What were the difficulties that you faced initially in terms of inspiration and operation?
Our early projects presented a number of challenges that gave us key insights—Ed-tech problems are 25 percent tech, 75 percent human. It is not sufficient to just introduce tools into an ecosystem. Teachers too need to be guided in the usage of the tools, so that they accept them, and don’t fear being displaced. The success of any initiative is inherently dependent on the motivation of teachers. This has inspired TAC’s decision to find individuals who are already committed to bringing innovation and help them find funders. The second biggest challenge was building awareness among corporates for the need to donate towards digital technology in these low-income schools. Most of the donations go towards government schools while the low-cost affordable private schools get very little or no funding and face bigger challenges in comparison.

Which schools are currently under the purview of Teach a Class Foundation?
We currently have 16 funded schools, 30 more listed in the site, and a pipeline of 450 schools that will be brought onto the site as the listed ones are funded. These schools are from across India, both in metros like New Delhi and Mumbai, to villages in the vicinity of Lucknow and Hyderabad. We also engage with the CSR departments of a number of Indian companies who are keen to support schools in the neighbourhood of their plants and factories across the country.

Tell us how the foundation sustains itself and how people/companies can help your cause.
We sustain ourselves through individual and corporate donations in addition to partnerships with NGOs and foundations. We also have a few low-income schools that have managed to raise funds for themselves. From the funds raised through, five percent will go towards the administrative costs of the respective projects. There are three key ways in which we can be aided:
Donations: Corporates and people can help fund the 450+ projects listed on our platform either through CSR funds or through individual donations. All funds will directly go to the schools/ projects listed on the platform. They can choose to donate to schools of their preference or as recommended by our algorithms.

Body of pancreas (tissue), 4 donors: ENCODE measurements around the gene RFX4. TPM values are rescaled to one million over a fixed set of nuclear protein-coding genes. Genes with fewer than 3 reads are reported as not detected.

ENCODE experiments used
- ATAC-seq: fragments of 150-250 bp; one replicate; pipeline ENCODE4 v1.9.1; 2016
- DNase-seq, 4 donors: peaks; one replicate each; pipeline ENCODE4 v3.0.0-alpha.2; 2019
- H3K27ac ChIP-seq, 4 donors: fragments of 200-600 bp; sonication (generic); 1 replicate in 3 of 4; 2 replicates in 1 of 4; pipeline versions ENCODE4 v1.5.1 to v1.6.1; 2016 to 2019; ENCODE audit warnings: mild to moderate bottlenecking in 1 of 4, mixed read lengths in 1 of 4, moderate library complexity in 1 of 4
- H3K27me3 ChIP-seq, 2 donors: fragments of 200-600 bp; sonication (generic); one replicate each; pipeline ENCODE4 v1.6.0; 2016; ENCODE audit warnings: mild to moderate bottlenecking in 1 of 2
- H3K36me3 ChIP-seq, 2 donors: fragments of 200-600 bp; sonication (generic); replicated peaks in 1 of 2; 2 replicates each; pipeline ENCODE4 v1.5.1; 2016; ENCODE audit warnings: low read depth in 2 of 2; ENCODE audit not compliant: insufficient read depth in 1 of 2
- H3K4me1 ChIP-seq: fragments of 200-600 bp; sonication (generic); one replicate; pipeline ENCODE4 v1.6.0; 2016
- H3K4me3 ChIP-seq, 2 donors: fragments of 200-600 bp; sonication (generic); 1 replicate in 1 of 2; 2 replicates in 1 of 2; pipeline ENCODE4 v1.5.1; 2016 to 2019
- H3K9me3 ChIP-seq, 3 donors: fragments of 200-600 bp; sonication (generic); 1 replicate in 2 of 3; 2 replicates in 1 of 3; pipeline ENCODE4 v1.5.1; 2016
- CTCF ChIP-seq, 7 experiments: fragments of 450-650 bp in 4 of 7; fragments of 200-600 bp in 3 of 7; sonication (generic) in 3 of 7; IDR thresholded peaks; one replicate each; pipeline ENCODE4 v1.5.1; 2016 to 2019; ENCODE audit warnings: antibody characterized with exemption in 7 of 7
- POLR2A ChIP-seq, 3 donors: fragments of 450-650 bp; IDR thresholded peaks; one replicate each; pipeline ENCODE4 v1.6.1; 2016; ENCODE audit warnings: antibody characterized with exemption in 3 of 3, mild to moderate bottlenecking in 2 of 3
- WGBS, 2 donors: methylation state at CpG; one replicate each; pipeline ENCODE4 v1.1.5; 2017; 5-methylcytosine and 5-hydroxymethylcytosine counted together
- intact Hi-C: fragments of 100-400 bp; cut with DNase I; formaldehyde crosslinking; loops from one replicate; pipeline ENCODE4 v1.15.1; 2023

Voluntary Fundraising: We have also met with motivated individuals who are keen to not only donate but also help raise funds for schools and teachers in whom they see merit.

Social Visibility: Our dream is to make it easy for schools to find donors and vice versa. Therefore, the more that people spread the word about our efforts, the higher the likelihood of success. Tell your friends, family, colleagues — especially CSR head of your company!

What are your plans for the future?
We have secured a grant to build an advanced Monitoring and Evaluation system that will provide donors with dashboards and analytics on exactly how their donations are impacting teachers and students. In its current version, the site showcases the requests of teachers, and provides donors with a mechanism to fund them. The 80g certification, reporting, logistics and other key operational processes are done manually. The next version of the site will automate all these processes.

Five years from now, we envision to be a platform for policy and decision makers of both, the government and corporations. They will be able to see exactly how effective different tools are in different parts of the country. Analytics will help them understand which parts of the country need specific kinds of interventions.